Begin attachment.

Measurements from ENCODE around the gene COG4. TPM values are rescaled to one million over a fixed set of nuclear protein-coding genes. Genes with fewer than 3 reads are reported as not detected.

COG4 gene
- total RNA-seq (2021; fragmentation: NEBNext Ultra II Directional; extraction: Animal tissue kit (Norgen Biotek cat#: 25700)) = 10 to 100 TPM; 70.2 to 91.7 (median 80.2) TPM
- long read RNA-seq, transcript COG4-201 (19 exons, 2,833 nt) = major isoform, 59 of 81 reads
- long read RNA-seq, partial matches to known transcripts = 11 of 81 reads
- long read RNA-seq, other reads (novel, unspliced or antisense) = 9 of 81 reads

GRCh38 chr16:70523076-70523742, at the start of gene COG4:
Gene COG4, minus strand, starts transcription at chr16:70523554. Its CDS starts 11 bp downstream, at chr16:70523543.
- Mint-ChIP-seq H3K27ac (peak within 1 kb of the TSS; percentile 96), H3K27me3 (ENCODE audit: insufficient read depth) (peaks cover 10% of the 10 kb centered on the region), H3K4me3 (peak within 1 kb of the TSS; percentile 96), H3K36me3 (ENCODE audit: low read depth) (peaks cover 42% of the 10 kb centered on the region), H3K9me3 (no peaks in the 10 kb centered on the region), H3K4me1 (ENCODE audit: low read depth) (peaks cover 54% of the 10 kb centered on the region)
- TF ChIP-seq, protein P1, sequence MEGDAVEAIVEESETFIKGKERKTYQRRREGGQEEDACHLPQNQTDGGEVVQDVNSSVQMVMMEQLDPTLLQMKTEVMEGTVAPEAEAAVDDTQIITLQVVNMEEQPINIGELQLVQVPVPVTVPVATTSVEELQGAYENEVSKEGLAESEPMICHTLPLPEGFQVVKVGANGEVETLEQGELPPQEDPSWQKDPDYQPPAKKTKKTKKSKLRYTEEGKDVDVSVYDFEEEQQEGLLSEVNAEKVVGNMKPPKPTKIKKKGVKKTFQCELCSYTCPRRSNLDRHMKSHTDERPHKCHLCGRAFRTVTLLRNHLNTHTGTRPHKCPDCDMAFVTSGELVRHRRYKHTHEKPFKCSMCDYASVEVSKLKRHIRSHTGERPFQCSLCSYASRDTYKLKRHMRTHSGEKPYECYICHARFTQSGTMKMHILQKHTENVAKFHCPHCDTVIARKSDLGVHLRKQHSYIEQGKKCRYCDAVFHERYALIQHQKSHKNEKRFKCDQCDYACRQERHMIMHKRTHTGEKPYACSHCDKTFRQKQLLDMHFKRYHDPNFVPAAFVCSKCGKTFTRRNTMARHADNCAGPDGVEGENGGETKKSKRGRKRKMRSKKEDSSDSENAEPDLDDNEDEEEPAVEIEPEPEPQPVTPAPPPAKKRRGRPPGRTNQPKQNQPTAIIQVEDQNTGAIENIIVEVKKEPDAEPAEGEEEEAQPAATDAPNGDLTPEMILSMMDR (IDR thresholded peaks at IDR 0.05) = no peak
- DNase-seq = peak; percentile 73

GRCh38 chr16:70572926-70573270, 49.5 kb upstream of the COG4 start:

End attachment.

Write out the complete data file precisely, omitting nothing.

Measurements from ENCODE around the gene COG4. TPM values are rescaled to one million over a fixed set of nuclear protein-coding genes. Genes with fewer than 3 reads are reported as not detected.

COG4 gene
- total RNA-seq (2021; fragmentation: NEBNext Ultra II Directional; extraction: Animal tissue kit (Norgen Biotek cat#: 25700)) = 10 to 100 TPM; 70.2 to 91.7 (median 80.2) TPM
- long read RNA-seq, transcript COG4-201 (19 exons, 2,833 nt) = major isoform, 59 of 81 reads
- long read RNA-seq, partial matches to known transcripts = 11 of 81 reads
- long read RNA-seq, other reads (novel, unspliced or antisense) = 9 of 81 reads

GRCh38 chr16:70523076-70523742, at the start of gene COG4:
Gene COG4, minus strand, starts transcription at chr16:70523554. Its CDS starts 11 bp downstream, at chr16:70523543.
- Mint-ChIP-seq H3K27ac (peak within 1 kb of the TSS; percentile 96), H3K27me3 (ENCODE audit: insufficient read depth) (peaks cover 10% of the 10 kb centered on the region), H3K4me3 (peak within 1 kb of the TSS; percentile 96), H3K36me3 (ENCODE audit: low read depth) (peaks cover 42% of the 10 kb centered on the region), H3K9me3 (no peaks in the 10 kb centered on the region), H3K4me1 (ENCODE audit: low read depth) (peaks cover 54% of the 10 kb centered on the region)
- TF ChIP-seq, protein P1, sequence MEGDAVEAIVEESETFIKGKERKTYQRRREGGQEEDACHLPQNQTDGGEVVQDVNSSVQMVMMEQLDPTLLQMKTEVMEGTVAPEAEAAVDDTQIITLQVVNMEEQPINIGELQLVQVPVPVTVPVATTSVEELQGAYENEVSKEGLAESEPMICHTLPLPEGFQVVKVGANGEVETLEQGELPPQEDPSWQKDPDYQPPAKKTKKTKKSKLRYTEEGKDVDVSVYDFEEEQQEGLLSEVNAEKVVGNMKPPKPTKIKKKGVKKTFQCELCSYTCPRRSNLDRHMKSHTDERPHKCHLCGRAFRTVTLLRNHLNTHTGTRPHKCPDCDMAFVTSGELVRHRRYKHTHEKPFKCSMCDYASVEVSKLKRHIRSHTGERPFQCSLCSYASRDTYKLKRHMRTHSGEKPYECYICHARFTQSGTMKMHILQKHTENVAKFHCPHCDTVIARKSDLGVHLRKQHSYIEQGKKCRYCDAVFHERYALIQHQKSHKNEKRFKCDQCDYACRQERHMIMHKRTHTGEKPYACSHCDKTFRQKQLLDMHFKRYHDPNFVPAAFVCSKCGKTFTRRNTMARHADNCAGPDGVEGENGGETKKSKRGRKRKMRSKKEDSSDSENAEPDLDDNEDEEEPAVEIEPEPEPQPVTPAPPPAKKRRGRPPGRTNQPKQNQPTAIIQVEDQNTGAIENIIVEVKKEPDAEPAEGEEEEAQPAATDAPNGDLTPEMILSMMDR (IDR thresholded peaks at IDR 0.05) = no peak
- DNase-seq = peak; percentile 73

GRCh38 chr16:70572926-70573270, 49.5 kb upstream of the COG4 start: